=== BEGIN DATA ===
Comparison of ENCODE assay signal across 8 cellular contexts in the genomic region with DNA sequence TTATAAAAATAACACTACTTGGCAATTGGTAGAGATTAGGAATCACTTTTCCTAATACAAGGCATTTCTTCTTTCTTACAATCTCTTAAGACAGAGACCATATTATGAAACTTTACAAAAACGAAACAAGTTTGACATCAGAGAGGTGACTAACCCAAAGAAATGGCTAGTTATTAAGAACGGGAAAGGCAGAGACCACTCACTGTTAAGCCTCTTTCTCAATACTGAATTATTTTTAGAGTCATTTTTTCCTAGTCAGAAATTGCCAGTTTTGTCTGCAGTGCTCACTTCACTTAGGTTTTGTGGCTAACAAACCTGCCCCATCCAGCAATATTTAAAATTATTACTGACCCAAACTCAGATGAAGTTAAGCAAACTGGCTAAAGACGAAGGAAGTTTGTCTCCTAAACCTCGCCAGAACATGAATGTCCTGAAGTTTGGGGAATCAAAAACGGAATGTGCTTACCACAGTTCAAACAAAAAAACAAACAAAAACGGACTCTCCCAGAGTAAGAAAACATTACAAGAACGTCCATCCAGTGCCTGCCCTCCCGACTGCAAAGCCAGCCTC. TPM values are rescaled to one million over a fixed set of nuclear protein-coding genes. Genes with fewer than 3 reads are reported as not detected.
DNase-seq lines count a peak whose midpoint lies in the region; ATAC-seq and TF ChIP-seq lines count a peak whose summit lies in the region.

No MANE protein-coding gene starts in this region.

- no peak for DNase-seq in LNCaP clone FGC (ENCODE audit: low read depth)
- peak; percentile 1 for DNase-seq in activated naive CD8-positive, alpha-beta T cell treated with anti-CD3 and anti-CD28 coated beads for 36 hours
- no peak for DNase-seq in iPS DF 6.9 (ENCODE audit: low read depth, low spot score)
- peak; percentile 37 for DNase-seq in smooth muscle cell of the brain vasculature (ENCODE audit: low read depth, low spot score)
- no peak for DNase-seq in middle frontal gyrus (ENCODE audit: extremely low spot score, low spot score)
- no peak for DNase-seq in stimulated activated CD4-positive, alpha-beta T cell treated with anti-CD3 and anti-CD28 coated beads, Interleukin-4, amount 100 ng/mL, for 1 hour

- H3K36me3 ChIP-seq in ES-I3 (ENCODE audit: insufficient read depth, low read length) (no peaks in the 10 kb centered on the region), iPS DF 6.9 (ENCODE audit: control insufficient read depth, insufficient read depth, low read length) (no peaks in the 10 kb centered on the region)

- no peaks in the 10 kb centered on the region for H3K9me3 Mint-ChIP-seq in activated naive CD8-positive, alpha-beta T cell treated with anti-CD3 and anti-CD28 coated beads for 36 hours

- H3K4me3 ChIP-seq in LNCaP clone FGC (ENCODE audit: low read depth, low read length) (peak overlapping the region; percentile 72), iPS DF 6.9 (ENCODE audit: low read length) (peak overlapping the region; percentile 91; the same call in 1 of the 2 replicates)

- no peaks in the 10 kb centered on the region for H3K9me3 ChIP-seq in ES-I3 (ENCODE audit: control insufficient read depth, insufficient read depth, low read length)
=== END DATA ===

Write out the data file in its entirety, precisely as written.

Comparison of ENCODE assay signal across 8 cellular contexts in the genomic region with DNA sequence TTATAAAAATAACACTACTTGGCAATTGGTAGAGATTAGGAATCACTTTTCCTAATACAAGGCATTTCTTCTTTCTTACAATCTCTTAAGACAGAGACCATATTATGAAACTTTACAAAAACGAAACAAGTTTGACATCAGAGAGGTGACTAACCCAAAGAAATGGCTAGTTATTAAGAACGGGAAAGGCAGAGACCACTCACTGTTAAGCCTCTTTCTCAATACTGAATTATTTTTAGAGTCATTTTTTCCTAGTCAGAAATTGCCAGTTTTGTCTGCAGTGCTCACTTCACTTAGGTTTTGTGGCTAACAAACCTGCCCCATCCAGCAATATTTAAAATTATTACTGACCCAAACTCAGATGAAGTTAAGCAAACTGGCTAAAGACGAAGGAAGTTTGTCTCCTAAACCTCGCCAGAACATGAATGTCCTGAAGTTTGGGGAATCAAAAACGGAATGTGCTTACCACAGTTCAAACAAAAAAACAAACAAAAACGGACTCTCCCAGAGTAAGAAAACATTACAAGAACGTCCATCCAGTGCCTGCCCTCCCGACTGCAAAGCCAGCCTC. TPM values are rescaled to one million over a fixed set of nuclear protein-coding genes. Genes with fewer than 3 reads are reported as not detected.
DNase-seq lines count a peak whose midpoint lies in the region; ATAC-seq and TF ChIP-seq lines count a peak whose summit lies in the region.

No MANE protein-coding gene starts in this region.

- no peak for DNase-seq in LNCaP clone FGC (ENCODE audit: low read depth)
- peak; percentile 1 for DNase-seq in activated naive CD8-positive, alpha-beta T cell treated with anti-CD3 and anti-CD28 coated beads for 36 hours
- no peak for DNase-seq in iPS DF 6.9 (ENCODE audit: low read depth, low spot score)
- peak; percentile 37 for DNase-seq in smooth muscle cell of the brain vasculature (ENCODE audit: low read depth, low spot score)
- no peak for DNase-seq in middle frontal gyrus (ENCODE audit: extremely low spot score, low spot score)
- no peak for DNase-seq in stimulated activated CD4-positive, alpha-beta T cell treated with anti-CD3 and anti-CD28 coated beads, Interleukin-4, amount 100 ng/mL, for 1 hour

- H3K36me3 ChIP-seq in ES-I3 (ENCODE audit: insufficient read depth, low read length) (no peaks in the 10 kb centered on the region), iPS DF 6.9 (ENCODE audit: control insufficient read depth, insufficient read depth, low read length) (no peaks in the 10 kb centered on the region)

- no peaks in the 10 kb centered on the region for H3K9me3 Mint-ChIP-seq in activated naive CD8-positive, alpha-beta T cell treated with anti-CD3 and anti-CD28 coated beads for 36 hours

- H3K4me3 ChIP-seq in LNCaP clone FGC (ENCODE audit: low read depth, low read length) (peak overlapping the region; percentile 72), iPS DF 6.9 (ENCODE audit: low read length) (peak overlapping the region; percentile 91; the same call in 1 of the 2 replicates)

- no peaks in the 10 kb centered on the region for H3K9me3 ChIP-seq in ES-I3 (ENCODE audit: control insufficient read depth, insufficient read depth, low read length)